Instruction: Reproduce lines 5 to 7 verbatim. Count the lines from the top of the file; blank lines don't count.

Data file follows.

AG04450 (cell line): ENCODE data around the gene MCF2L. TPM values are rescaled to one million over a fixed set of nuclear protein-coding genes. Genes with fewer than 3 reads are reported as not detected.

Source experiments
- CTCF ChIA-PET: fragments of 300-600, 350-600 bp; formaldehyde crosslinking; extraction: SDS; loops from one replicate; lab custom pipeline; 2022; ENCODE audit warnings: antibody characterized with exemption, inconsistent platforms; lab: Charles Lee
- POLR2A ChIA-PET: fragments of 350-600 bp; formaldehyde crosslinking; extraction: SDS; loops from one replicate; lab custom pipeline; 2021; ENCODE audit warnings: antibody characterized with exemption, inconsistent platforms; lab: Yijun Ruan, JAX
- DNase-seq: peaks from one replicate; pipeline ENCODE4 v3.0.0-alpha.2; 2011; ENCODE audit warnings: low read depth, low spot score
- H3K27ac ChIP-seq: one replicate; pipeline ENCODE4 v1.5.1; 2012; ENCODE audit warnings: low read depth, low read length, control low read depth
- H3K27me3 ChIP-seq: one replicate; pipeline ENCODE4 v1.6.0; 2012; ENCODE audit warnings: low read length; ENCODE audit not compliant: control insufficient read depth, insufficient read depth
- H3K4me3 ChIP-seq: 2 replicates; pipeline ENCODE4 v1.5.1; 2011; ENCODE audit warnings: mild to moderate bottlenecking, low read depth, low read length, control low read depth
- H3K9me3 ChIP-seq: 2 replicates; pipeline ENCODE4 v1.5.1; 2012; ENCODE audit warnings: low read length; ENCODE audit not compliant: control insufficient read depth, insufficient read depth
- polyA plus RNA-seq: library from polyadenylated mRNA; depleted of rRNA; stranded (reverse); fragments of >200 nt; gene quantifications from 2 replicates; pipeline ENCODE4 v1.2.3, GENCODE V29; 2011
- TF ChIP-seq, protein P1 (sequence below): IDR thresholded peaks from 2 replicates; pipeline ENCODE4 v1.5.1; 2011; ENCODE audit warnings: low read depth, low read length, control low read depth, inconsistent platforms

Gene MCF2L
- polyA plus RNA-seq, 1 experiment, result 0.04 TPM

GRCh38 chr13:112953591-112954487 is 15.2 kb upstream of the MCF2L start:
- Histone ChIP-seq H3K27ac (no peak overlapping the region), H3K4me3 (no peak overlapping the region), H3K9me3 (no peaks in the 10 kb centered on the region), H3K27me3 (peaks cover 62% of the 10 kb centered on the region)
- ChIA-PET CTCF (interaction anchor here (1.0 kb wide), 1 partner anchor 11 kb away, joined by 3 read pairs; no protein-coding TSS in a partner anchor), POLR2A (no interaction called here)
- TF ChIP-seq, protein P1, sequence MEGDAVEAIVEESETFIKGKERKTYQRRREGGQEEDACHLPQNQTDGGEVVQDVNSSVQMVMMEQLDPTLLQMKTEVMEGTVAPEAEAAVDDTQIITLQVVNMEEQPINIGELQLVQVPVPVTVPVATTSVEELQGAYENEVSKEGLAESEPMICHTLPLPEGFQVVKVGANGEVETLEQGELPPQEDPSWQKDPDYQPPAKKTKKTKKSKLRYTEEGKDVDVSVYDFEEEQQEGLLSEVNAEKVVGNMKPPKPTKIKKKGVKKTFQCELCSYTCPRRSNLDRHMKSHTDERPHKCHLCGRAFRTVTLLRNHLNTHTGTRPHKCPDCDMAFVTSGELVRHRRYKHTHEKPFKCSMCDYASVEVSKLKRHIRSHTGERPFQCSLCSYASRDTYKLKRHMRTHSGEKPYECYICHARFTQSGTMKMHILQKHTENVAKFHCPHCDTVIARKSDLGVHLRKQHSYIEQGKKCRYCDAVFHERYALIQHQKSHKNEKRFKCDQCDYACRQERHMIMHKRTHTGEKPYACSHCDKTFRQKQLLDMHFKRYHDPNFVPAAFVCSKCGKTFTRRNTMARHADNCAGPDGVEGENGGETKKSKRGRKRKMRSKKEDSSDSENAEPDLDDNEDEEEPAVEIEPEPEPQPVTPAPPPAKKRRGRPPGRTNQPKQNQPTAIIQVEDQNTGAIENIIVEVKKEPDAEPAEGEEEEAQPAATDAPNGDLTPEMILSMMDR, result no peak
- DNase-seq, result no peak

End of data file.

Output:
- DNase-seq: peaks from one replicate; pipeline ENCODE4 v3.0.0-alpha.2; 2011; ENCODE audit warnings: low read depth, low spot score
- H3K27ac ChIP-seq: one replicate; pipeline ENCODE4 v1.5.1; 2012; ENCODE audit warnings: low read depth, low read length, control low read depth
- H3K27me3 ChIP-seq: one replicate; pipeline ENCODE4 v1.6.0; 2012; ENCODE audit warnings: low read length; ENCODE audit not compliant: control insufficient read depth, insufficient read depth